We found that clarity about our role was key. We needed to explain our impartial character to the police, so that they would not be tempted to treat us as quasi-colleagues who could help influence protesters. We also talked about our intentions and approach to XR protesters and others committed to direct action.

Some immediately saw the value of independent mediation, while others suspected that we were essentially “soft cops” who might share the information we gleaned from demonstrators with the authorities, inadvertently or not.

It was relatively easy to address these issues. Some campaigners who saw us respecting confidential information were, after a couple of days, happy to give their approval to us relaying some of their questions and concerns to the police or to staff in the offices they were protesting outside.

Other activists challenged us on what they saw as the essentially liberal character of our initiative. They accepted that mediators would not seek to obstruct or influence protest tactics, or tell protesters what they could and couldn’t do. Nevertheless, they argued that – in spite of our good intentions – our logic would tend to demobilise and defang their efforts, blunting their campaigns on issues which in fact call for sharp and decisive action.

Some pointed out that, although there are times when de-escalation and a degree of cooperation between protesters and the authorities is appropriate, there are other times when a degree of tension helps to achieve the protestors’ aims, including the relatively modest goals of publicising their cause and recruiting new supporters. They worried mediators would get in the way of this.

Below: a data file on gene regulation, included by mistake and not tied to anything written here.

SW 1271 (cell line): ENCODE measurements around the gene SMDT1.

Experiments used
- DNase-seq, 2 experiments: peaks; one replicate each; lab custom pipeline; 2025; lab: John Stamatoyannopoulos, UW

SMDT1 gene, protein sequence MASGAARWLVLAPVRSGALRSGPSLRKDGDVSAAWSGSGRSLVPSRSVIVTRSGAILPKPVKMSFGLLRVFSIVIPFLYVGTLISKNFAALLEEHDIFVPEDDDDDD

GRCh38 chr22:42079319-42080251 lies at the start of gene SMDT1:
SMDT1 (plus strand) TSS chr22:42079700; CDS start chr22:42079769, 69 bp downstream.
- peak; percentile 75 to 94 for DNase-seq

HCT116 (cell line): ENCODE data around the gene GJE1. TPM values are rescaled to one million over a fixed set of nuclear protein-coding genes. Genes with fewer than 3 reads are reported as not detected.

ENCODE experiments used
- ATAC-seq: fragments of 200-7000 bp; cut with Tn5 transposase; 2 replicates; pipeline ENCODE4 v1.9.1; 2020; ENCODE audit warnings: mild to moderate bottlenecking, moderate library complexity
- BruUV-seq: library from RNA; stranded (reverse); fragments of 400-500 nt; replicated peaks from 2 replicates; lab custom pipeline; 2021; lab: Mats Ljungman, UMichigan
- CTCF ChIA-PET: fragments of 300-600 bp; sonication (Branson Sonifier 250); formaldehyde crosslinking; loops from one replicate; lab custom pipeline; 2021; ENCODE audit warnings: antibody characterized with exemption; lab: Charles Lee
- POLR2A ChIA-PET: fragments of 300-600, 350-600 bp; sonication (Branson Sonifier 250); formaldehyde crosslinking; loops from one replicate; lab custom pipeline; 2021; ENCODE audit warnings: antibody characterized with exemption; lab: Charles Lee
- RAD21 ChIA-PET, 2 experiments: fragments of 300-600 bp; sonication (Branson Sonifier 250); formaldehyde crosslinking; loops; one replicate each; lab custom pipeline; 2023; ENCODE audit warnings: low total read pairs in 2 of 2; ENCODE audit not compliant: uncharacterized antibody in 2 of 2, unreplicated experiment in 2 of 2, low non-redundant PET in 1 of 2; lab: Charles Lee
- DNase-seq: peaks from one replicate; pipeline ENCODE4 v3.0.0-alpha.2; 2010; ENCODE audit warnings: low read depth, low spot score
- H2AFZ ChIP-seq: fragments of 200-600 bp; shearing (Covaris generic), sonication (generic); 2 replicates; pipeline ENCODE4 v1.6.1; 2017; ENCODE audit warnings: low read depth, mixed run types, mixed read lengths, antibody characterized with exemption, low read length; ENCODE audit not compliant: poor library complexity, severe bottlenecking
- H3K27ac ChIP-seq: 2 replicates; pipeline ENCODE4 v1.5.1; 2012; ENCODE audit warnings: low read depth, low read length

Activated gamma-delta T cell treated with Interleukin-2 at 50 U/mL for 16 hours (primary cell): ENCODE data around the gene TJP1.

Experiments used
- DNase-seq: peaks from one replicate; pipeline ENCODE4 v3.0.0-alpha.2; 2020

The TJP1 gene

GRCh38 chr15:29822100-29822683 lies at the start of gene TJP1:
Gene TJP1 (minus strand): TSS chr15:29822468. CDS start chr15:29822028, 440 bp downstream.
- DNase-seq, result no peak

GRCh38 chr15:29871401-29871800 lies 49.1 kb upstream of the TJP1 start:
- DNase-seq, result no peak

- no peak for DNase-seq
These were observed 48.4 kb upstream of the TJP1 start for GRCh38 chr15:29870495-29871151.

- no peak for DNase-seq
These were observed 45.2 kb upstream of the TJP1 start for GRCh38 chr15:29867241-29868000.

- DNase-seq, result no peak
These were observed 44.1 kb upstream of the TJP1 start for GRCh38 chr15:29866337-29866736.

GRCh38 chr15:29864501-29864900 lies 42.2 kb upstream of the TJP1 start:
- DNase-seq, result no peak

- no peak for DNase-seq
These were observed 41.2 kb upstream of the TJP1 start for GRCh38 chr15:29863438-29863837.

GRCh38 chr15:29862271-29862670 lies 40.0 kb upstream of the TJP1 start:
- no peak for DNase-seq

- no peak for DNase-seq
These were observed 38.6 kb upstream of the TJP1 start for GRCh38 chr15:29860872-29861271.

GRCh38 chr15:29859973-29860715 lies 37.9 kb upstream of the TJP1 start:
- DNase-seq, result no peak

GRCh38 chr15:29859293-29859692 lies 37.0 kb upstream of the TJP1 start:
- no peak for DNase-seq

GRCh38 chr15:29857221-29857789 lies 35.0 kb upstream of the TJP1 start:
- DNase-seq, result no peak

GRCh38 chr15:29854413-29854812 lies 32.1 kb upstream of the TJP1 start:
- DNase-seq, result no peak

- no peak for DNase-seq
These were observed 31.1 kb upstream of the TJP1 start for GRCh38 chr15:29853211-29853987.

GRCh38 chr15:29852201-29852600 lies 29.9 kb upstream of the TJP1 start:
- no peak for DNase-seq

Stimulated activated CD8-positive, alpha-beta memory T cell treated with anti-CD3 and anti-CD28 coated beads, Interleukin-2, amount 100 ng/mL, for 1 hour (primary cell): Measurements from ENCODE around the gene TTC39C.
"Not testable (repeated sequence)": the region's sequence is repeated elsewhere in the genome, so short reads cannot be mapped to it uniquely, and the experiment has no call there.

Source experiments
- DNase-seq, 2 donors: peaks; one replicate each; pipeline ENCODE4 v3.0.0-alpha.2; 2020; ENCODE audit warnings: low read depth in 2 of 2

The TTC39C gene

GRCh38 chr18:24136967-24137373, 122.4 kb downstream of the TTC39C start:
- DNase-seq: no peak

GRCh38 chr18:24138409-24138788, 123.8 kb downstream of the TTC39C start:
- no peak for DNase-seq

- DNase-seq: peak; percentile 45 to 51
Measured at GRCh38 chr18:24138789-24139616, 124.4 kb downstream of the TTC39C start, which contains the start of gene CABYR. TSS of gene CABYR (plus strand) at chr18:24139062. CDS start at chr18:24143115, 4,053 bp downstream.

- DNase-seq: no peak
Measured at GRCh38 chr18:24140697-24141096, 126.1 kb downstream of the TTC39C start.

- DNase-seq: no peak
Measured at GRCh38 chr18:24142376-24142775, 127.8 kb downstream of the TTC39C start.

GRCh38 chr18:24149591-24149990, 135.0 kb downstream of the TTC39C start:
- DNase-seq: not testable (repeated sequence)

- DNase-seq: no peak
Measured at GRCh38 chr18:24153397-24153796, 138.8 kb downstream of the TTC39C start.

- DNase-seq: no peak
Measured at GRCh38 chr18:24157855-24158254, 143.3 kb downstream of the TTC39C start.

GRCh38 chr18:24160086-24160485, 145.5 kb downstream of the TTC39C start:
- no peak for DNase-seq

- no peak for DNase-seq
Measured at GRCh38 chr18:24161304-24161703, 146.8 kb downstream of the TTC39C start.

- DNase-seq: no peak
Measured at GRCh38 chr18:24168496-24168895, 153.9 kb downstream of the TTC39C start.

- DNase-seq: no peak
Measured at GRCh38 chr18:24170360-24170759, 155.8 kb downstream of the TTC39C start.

Mediators at climate protests should not obstruct anyone who has decided to act in a particular way. But they should offer space for people to consider and try out alternative ways of meeting their goals in a process open to and shaped by all others who have a stake.

Our conversations with demonstrators at COP26 showed how people could take time to reflect and make useful connections. Such support might be useful to them – and to councils and the police – as the coming months bring further protests by Just Stop Oil and other campaigners.

MIKE MAKIN-WAITE

Mike Makin-Waite has worked as a youth and community worker in Blackburn, Lancashire; on the Wirral, Merseyside; and as a local government officer in Burnley (all these municipalities are in North West England). He has also worked as a mediator, and as a facilitator and trainer in the field of conflict resolution. His recent book is On Burnley Road: Class, Race and Politics in a Northern English Town.